Monday, April 26, 2010

Race Report: Steve's Old Time Tap Chaser

This year, like last year, I ran the Steve's Old Time Tap Chaser knowing it would not be a good time to go for a PR. The race is held the Saturday before my running club has a training run for the Quad Cities Distance Classic Pikermi (half marathon) the very next morning. Making sure that run goes well is more important to me than a random 5K.

Said random 5K makes it extra easy for you to look upon it as a good time when, at packet pickup, they ask, "Do you want a wristband for free beer?" Friends, I did not go to college for four years and not know the correct answer to that one.

I arrived for the race and immediately found a friend/fellow racing team member to hang out with. She, too, was looking to just have an enjoyable run, as she is tapering for the Flying Pig Marathon. I also ran into a bunch of women who had run the Boston Marathon earlier in the week and weren't feeling their speediest... but like me, figured they might as well get in a 5K, especially since it counted as points towards the club's circuit (award which totals up race participation throughout the year). My sentiments exactly! So, we relaxed, talked about upcoming races, and compared outfits until it was time to start.

I cranked Lady Gaga and engaged in a mix between running, people watching, and trying to think of what kind of outfit Lady Gaga would wear to go running. I think it would be a ridiculous amount of spandex in an attempt to make herself as aerodynamic as possible and might cover her entire head.

Last year when I ran this race, the short but steep hill right after the first mile threw me, but this time I knew it was coming and zipped over it, passing a bunch of runners in the process and increasing my lead using the long downhill that followed it. I love knowing the course - and knowing that there was a straightaway for about half a mile leading up to the finish line where I could begin a nice, steady surge. Last year, I missed out on an age group award by literally one second. The other woman kicked past me to the finish line and I didn't fight her. I didn't know if I was in contention for an age group award this time around, but I did not want a repeat of that performance. I focused on every single woman in the field of vision in front of me and took them down in that last half mile. Looking at the results later, none of them were in my age group (the next woman was over a minute behind me), but hey - that kind of effort never hurts, right?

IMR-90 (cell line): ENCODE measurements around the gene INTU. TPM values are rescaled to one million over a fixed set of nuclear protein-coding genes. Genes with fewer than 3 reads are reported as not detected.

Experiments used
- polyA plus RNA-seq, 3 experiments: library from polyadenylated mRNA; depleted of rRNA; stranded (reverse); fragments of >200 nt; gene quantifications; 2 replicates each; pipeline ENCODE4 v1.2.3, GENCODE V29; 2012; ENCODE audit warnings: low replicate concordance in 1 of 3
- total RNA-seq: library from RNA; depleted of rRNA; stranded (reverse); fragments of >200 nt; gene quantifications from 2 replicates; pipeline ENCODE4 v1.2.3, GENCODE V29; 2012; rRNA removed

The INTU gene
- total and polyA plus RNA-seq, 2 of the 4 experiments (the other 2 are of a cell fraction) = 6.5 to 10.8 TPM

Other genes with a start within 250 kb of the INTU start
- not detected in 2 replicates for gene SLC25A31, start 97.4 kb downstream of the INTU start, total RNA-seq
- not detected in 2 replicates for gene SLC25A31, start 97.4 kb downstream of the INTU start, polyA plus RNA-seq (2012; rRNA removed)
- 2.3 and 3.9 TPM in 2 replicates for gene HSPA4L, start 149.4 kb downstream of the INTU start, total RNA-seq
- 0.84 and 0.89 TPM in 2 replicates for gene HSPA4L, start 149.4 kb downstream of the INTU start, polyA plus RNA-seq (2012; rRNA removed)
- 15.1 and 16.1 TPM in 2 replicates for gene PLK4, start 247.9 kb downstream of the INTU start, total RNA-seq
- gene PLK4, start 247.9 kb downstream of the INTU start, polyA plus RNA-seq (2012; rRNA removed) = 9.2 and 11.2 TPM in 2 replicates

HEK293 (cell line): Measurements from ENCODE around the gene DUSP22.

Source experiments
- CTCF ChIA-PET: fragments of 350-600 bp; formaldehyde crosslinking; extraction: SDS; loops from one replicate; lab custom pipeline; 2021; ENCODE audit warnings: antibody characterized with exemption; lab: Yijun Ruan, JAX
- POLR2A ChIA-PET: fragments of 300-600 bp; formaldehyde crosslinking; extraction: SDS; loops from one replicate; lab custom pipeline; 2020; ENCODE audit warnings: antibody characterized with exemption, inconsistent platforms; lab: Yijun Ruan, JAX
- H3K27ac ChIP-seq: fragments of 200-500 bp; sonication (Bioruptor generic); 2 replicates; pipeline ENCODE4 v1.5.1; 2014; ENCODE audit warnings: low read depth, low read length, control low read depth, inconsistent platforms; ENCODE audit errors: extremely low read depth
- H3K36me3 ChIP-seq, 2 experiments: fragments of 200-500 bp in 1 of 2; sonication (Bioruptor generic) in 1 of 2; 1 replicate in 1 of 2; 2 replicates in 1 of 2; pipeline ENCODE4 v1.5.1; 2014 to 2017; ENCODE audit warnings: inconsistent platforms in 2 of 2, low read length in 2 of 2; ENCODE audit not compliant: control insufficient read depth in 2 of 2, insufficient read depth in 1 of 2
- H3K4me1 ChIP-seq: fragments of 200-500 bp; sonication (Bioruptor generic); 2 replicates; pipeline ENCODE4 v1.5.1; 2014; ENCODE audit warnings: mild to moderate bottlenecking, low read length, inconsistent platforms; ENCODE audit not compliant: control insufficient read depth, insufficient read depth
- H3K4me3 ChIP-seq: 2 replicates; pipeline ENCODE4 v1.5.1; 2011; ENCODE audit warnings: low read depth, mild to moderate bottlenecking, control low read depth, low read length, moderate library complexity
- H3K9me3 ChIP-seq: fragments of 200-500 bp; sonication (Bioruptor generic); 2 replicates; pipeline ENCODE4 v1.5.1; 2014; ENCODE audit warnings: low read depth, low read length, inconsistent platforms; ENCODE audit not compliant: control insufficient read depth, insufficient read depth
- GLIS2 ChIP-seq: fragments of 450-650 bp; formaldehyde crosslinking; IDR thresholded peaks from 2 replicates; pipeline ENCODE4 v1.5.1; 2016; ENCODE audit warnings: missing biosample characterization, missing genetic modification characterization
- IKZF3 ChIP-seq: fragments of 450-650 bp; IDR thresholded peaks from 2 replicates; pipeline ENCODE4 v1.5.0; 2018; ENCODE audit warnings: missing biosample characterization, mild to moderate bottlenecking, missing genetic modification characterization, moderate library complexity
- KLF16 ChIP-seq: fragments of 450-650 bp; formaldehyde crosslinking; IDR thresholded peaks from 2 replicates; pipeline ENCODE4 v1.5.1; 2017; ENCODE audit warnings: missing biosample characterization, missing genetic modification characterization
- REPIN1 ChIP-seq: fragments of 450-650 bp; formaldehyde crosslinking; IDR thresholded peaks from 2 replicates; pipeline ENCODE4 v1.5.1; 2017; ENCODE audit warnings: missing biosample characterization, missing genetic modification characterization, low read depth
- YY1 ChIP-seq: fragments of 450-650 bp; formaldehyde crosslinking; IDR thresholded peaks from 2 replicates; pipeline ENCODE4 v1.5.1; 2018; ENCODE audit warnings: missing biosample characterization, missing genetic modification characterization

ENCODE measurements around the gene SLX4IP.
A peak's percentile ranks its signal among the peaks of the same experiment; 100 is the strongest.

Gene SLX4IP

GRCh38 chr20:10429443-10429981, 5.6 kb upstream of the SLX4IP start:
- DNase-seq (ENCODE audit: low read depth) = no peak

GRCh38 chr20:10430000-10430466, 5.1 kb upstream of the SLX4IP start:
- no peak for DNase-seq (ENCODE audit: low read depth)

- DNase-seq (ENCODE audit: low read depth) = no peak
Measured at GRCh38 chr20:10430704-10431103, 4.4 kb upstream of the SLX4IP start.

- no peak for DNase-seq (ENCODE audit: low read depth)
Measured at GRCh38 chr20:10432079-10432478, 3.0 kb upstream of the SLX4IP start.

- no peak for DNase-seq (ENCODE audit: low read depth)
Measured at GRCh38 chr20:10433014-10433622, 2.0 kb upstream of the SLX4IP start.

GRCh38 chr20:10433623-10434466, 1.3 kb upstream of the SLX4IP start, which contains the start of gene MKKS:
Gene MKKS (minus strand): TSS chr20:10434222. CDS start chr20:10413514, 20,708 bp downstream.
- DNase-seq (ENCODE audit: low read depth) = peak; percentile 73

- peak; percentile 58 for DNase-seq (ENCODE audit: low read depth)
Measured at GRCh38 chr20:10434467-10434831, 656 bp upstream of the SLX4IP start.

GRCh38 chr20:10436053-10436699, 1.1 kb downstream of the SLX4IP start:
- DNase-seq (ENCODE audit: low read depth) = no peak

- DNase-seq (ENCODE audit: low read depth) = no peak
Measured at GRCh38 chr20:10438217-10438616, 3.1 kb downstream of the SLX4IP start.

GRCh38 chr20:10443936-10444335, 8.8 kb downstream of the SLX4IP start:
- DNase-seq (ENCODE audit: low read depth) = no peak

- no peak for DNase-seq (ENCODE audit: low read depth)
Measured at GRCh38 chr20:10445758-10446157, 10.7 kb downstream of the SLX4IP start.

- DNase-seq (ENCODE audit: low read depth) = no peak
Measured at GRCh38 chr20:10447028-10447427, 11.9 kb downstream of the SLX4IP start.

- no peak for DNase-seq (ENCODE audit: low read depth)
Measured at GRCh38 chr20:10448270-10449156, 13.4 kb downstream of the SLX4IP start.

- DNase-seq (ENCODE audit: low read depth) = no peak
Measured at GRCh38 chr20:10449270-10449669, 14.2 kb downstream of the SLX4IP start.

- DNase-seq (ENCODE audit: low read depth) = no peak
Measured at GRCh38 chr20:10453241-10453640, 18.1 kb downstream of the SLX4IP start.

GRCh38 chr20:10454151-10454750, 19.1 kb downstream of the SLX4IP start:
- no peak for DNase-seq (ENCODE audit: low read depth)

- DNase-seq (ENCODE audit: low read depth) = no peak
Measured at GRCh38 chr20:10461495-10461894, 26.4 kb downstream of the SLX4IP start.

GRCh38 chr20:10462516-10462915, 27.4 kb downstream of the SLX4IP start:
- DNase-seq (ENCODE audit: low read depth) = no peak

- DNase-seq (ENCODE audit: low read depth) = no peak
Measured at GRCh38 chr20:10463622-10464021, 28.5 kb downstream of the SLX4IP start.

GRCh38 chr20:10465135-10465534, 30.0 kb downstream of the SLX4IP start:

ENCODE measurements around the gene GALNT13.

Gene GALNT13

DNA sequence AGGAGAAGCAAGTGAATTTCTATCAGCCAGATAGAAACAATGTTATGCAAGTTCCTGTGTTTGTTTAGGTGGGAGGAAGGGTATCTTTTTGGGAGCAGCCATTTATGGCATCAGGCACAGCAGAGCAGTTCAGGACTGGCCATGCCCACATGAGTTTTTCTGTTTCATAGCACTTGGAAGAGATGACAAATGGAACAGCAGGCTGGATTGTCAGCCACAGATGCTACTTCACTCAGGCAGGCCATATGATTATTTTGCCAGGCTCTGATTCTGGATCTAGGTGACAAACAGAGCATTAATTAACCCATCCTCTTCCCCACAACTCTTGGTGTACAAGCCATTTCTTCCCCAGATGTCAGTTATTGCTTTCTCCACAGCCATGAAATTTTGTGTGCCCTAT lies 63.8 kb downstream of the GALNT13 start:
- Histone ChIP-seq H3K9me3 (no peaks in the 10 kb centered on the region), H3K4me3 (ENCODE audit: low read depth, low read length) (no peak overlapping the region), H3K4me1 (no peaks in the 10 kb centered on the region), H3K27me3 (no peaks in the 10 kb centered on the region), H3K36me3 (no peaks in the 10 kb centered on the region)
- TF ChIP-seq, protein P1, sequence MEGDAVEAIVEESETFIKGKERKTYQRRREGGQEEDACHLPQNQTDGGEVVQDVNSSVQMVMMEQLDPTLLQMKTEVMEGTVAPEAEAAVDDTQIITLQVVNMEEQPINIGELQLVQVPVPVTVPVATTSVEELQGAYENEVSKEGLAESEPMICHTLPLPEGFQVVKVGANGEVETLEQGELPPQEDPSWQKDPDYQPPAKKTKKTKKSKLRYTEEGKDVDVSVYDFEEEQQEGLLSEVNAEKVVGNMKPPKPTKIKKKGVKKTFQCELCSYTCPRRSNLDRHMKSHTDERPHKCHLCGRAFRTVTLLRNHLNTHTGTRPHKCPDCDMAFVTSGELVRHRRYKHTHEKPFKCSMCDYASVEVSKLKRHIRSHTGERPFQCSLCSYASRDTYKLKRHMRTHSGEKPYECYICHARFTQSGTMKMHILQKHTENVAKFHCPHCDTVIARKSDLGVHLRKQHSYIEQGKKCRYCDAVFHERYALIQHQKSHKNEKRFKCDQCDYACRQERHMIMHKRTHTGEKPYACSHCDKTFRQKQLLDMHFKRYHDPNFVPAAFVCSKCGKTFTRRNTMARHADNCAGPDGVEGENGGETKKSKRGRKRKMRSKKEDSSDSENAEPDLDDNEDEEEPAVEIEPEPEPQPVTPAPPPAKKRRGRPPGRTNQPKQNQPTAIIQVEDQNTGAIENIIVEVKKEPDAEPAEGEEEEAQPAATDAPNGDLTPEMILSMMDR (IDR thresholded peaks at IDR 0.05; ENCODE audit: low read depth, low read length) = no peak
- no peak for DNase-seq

Finishing time: 25:44, two seconds faster than my 5K time from the previous week at Run for Renewal. Since Run for Renewal was hill-tastic and this one was pretty flat, I was definitely running more relaxed.

I met up with some friends after the race. Although I'd grabbed the wrist band the day before, I really didn't plan on having a beer at 9:30 in the morning. But then one of them said, "Come on, let's go get a beer." How could I stand up to such a persuasive argument as that? I am not made of stone, people.

Beer early in the morning after a run is good fun and leads to your listening to a couple of fellow runners discussing their upcoming plans to get boob jobs. Fascinating stuff, and a mystery to me as to why any female runner would want bigger boobs, which would just get in the way.

Better still, last year's race was redeemed when I found out that I came in third for my age group - and scored a pint glass for my efforts. What a good way to spend a Saturday!

Monday, April 19, 2010

Race Report: Run for Renewal

Saturday morning was race day at Stately Wasser Manor, with my running a 5K and Jack running the 1/2 mile kids' race for Run for Renewal, a fundraiser for a charity called Project Renewal that helps at-risk kids. The Cub and I fueled up with a carb-tastic breakfast of doughnuts, then crew leader Steve drove us to the race. It was a beautiful day - cool, with not a cloud in the sky.

Jack's race was first, and he could not have been more excited. Steve asked if they could please run together, since Jack got to run with me at his last race. I grabbed the video camera and found a spot along the course with fellow race crew members Grandma and Grandpa so we could cheer. Steve reported that Jack followed his surge/relent/surge pattern throughout the entire 1/2 mile. Apparently even splits are not a goal that a five year old aspires to. When the race was over, Jack scored a frisbee and a coloring book. He was absolutely thrilled with himself, and I was proud of him too, especially seeing the big smile on his face as he sprinted to the finish.

I had never done Run for Renewal before, but saw the course described as "a couple of hills, but mostly flat." No problem, especially because I've been training on hills. I took off, with the goal of running comfortably hard and besting my most recent 5K time of 26:20 at the St. Patrick's Day 5K.

About half a mile into the race, we hit a wicked hill, just ridiculously steep. Spectators stood at the top, encouraging us, and saying that with this hill, the hardest part was over. Good, because that? Was not easy. Then I looked ahead and saw that those spectators had a different idea of what the hardest part might be than I did: another hill, not quite as vertically steep, but probably a quarter of a mile long. I powered through it.